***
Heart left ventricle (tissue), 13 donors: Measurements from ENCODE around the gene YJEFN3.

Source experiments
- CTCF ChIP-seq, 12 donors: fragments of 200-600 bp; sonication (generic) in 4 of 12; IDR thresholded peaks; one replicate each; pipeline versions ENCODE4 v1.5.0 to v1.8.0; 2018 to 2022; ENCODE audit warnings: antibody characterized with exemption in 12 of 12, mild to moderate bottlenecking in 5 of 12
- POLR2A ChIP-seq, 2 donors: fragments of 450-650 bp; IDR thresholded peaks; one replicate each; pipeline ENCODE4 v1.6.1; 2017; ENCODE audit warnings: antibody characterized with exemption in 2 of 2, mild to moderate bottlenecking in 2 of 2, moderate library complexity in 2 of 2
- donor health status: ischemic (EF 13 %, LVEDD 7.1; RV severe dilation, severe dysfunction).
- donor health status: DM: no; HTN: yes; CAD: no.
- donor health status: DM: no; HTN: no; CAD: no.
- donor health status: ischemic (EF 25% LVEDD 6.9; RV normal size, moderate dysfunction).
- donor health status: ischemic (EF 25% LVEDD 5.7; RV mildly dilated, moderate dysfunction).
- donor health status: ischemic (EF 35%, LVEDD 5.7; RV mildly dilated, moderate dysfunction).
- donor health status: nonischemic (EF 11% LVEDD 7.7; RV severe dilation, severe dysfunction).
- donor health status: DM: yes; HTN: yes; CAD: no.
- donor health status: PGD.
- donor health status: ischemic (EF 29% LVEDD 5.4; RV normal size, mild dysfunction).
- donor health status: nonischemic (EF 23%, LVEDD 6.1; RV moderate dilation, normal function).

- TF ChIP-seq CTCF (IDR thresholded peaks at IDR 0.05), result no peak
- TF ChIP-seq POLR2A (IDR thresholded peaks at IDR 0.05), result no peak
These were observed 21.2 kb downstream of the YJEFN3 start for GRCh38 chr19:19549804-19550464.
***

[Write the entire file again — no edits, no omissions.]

Heart left ventricle (tissue), 13 donors: Measurements from ENCODE around the gene YJEFN3.

Source experiments
- CTCF ChIP-seq, 12 donors: fragments of 200-600 bp; sonication (generic) in 4 of 12; IDR thresholded peaks; one replicate each; pipeline versions ENCODE4 v1.5.0 to v1.8.0; 2018 to 2022; ENCODE audit warnings: antibody characterized with exemption in 12 of 12, mild to moderate bottlenecking in 5 of 12
- POLR2A ChIP-seq, 2 donors: fragments of 450-650 bp; IDR thresholded peaks; one replicate each; pipeline ENCODE4 v1.6.1; 2017; ENCODE audit warnings: antibody characterized with exemption in 2 of 2, mild to moderate bottlenecking in 2 of 2, moderate library complexity in 2 of 2
- donor health status: ischemic (EF 13 %, LVEDD 7.1; RV severe dilation, severe dysfunction).
- donor health status: DM: no; HTN: yes; CAD: no.
- donor health status: DM: no; HTN: no; CAD: no.
- donor health status: ischemic (EF 25% LVEDD 6.9; RV normal size, moderate dysfunction).
- donor health status: ischemic (EF 25% LVEDD 5.7; RV mildly dilated, moderate dysfunction).
- donor health status: ischemic (EF 35%, LVEDD 5.7; RV mildly dilated, moderate dysfunction).
- donor health status: nonischemic (EF 11% LVEDD 7.7; RV severe dilation, severe dysfunction).
- donor health status: DM: yes; HTN: yes; CAD: no.
- donor health status: PGD.
- donor health status: ischemic (EF 29% LVEDD 5.4; RV normal size, mild dysfunction).
- donor health status: nonischemic (EF 23%, LVEDD 6.1; RV moderate dilation, normal function).

- TF ChIP-seq CTCF (IDR thresholded peaks at IDR 0.05), result no peak
- TF ChIP-seq POLR2A (IDR thresholded peaks at IDR 0.05), result no peak
These were observed 21.2 kb downstream of the YJEFN3 start for GRCh38 chr19:19549804-19550464.